By Robert Preidt
TUESDAY, March 28, 2017 (HealthDay News) -- Adults who had high levels of lead exposure during childhood may have lower IQs and poorer-paying jobs as adults, a new study suggests.
Researchers followed more than 500 New Zealanders from birth in the 1970s to adulthood. When the study began, New Zealand had some of the highest gasoline lead levels in the world.
Breathing in leaded gas fumes, or playing with soil near busy roads, could heighten lead exposure since dust particles containing lead comes from car tailpipes, the researchers said.
Blood samples of the study participants collected at age 11 were tested for lead. Assessments of thinking and memory skills were also regularly conducted during the study.
At age 38, those participants who had more than 10 micrograms of lead per deciliter of blood at age 11 had IQs an average of 4.25 points lower than those with lower lead levels as kids. They also had lower IQ scores than when they were children, the study found.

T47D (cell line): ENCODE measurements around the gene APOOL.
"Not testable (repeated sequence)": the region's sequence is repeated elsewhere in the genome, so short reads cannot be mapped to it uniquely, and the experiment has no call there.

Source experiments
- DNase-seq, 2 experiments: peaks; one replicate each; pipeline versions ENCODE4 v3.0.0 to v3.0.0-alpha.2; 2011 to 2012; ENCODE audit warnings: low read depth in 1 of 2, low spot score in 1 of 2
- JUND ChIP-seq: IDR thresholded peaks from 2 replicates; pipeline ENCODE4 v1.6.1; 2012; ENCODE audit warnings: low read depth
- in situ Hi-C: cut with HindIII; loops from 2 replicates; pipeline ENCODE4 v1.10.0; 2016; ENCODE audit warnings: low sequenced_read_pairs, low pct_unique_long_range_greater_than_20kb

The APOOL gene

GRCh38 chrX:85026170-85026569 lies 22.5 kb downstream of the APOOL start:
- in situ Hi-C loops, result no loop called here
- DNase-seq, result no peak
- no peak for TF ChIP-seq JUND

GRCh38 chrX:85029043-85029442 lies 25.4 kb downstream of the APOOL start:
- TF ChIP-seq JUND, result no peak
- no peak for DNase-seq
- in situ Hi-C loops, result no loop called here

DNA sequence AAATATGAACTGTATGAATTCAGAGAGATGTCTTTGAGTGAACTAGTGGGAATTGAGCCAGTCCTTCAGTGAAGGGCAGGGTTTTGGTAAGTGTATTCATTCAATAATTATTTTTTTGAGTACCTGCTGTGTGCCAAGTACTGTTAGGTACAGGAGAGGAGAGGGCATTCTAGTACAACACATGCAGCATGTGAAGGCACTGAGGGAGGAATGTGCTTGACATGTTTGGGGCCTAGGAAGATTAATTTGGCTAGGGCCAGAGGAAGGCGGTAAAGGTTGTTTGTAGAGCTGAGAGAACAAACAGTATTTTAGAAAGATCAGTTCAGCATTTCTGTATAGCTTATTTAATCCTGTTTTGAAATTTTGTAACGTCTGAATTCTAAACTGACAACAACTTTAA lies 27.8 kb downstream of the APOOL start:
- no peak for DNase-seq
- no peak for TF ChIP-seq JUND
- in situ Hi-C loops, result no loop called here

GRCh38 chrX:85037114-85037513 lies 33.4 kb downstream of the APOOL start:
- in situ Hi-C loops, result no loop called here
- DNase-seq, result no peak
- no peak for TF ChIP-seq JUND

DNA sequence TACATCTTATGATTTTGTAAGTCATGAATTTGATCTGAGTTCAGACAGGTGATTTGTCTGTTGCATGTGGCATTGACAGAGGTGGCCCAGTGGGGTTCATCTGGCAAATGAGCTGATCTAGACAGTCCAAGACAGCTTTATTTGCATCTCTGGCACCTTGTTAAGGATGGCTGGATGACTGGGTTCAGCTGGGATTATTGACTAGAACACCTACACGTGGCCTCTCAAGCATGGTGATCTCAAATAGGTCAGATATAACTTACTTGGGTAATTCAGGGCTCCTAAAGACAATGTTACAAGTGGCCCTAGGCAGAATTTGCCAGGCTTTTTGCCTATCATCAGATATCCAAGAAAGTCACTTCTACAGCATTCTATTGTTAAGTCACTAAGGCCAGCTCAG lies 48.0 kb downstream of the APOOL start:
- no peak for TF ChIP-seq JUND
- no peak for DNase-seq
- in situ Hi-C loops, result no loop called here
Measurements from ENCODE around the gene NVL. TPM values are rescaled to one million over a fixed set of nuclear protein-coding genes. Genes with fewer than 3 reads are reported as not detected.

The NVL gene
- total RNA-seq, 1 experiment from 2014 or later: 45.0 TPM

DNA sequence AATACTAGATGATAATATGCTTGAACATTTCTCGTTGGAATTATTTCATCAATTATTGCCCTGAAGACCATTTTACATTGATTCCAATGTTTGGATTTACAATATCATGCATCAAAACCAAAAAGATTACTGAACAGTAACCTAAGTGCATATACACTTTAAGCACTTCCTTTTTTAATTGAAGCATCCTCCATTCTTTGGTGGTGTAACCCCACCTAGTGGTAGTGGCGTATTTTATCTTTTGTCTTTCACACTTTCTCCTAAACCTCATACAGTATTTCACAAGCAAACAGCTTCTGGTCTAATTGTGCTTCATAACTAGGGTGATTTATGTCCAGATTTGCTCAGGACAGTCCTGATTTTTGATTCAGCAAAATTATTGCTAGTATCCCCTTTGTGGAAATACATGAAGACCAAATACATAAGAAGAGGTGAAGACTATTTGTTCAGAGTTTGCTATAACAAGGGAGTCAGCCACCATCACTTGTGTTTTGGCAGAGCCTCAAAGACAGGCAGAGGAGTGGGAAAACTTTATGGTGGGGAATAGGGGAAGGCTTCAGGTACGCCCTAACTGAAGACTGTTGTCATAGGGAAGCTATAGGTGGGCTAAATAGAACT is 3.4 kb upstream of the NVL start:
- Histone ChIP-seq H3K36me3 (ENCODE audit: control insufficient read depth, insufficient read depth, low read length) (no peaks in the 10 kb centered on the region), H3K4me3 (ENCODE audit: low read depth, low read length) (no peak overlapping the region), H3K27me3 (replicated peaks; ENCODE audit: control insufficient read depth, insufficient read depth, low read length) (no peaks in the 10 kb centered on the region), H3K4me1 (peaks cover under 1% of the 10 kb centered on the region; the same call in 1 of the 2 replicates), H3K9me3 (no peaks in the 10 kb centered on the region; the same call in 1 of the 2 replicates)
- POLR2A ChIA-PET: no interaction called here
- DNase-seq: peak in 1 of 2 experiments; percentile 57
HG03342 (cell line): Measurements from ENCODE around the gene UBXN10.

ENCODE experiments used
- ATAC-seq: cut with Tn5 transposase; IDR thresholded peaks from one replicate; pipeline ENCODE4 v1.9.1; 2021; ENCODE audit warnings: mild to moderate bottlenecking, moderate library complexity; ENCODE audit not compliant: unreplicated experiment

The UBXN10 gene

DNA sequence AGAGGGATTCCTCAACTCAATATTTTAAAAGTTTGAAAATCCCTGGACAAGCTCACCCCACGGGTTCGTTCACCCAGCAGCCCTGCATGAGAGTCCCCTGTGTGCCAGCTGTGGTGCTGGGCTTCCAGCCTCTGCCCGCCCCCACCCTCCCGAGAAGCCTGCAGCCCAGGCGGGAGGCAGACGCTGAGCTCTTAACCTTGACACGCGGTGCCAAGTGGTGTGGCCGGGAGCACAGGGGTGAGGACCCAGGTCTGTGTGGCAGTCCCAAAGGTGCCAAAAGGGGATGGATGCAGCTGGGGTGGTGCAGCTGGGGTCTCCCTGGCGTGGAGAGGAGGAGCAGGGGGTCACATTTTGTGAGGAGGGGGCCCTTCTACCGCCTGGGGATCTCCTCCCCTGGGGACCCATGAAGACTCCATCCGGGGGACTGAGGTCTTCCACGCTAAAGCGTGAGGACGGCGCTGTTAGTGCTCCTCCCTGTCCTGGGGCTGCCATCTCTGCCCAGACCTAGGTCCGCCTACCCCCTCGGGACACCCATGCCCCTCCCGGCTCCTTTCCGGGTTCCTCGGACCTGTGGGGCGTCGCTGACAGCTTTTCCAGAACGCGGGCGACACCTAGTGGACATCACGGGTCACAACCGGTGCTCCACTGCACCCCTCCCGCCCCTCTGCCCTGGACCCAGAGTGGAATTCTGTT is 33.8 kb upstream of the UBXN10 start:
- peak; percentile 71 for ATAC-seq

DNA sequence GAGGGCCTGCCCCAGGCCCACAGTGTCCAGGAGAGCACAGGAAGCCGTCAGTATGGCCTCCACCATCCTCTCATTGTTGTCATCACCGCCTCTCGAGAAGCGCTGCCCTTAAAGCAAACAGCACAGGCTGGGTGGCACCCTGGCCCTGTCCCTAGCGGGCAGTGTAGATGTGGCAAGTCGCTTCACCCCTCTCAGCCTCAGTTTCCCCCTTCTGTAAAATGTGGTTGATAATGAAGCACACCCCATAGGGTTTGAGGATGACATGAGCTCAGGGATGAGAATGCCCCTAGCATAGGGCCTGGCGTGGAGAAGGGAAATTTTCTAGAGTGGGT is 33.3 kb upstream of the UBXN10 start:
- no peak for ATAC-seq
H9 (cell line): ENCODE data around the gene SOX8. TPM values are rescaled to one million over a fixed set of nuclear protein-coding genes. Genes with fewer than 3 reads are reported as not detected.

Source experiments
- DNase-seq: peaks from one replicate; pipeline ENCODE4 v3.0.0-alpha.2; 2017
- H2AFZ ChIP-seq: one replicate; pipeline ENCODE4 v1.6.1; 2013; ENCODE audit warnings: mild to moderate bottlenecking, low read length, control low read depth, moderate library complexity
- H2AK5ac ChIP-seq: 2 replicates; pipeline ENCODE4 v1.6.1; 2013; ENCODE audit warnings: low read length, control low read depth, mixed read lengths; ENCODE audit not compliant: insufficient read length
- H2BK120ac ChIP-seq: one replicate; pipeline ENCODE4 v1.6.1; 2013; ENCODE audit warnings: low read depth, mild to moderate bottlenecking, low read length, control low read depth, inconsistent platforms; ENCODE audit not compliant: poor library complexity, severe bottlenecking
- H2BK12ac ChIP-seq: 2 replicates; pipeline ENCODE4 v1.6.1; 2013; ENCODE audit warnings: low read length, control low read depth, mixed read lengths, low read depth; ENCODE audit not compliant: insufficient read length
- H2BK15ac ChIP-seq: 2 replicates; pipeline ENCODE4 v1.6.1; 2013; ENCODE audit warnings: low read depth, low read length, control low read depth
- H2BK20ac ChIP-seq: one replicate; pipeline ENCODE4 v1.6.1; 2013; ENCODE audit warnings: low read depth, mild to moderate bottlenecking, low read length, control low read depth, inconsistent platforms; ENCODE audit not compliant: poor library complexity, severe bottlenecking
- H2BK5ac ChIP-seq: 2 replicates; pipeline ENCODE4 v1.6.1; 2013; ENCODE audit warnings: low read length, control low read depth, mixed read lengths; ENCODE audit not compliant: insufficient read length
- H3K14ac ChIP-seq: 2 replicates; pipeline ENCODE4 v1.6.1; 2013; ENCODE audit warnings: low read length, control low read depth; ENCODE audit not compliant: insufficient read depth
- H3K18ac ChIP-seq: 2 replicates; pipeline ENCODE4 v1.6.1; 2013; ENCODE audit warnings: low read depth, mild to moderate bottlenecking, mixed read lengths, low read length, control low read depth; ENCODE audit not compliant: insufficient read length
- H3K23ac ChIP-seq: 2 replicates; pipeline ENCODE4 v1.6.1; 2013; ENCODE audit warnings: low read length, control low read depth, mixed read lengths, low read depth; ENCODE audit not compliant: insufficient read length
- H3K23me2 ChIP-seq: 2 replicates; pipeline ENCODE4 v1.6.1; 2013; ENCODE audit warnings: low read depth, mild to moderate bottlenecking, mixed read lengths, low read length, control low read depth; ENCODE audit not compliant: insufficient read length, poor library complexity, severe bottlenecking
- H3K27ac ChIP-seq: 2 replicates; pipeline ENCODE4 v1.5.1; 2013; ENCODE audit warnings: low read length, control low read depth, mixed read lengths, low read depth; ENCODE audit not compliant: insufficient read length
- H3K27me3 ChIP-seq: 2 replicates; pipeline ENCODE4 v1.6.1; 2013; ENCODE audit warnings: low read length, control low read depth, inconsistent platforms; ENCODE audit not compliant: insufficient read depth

For each 5-microgram increase in blood lead, IQ fell about 1.5 points, according to the study.
The study did not prove a direct cause-and-effect relationship, however.
Another finding: Adults who had higher lead levels at age 11 had poorer-paying jobs than those with lower lead levels in childhood. This suggests a link between work achievement and lower IQ due to childhood lead exposure, the researchers said.
"This is historical data from an era when lead levels like these were viewed as normal in children and not dangerous, so most of our study participants were never given any special treatment," said study senior author Terrie Moffitt. She is a professor of psychology and neuroscience at Duke University in Durham, N.C.
"This case is different from the one in Flint, Mich., and other cities where lead in the drinking water has led public health officials to begin special interventions for those children," she said in a university news release.
Children in Flint are receiving regular blood monitoring and expanded early childhood education, behavioral health services and special nutrition, the study authors noted.
"Interventions of this sort are intended to forestall the sorts of effects we've measured in this study," Moffitt said.
Leaded gasoline was phased out in the United States and New Zealand by the mid-1990s, but is still used in some Asian and Middle Eastern countries.
The study results were published March 28 in the Journal of the American Medical Association.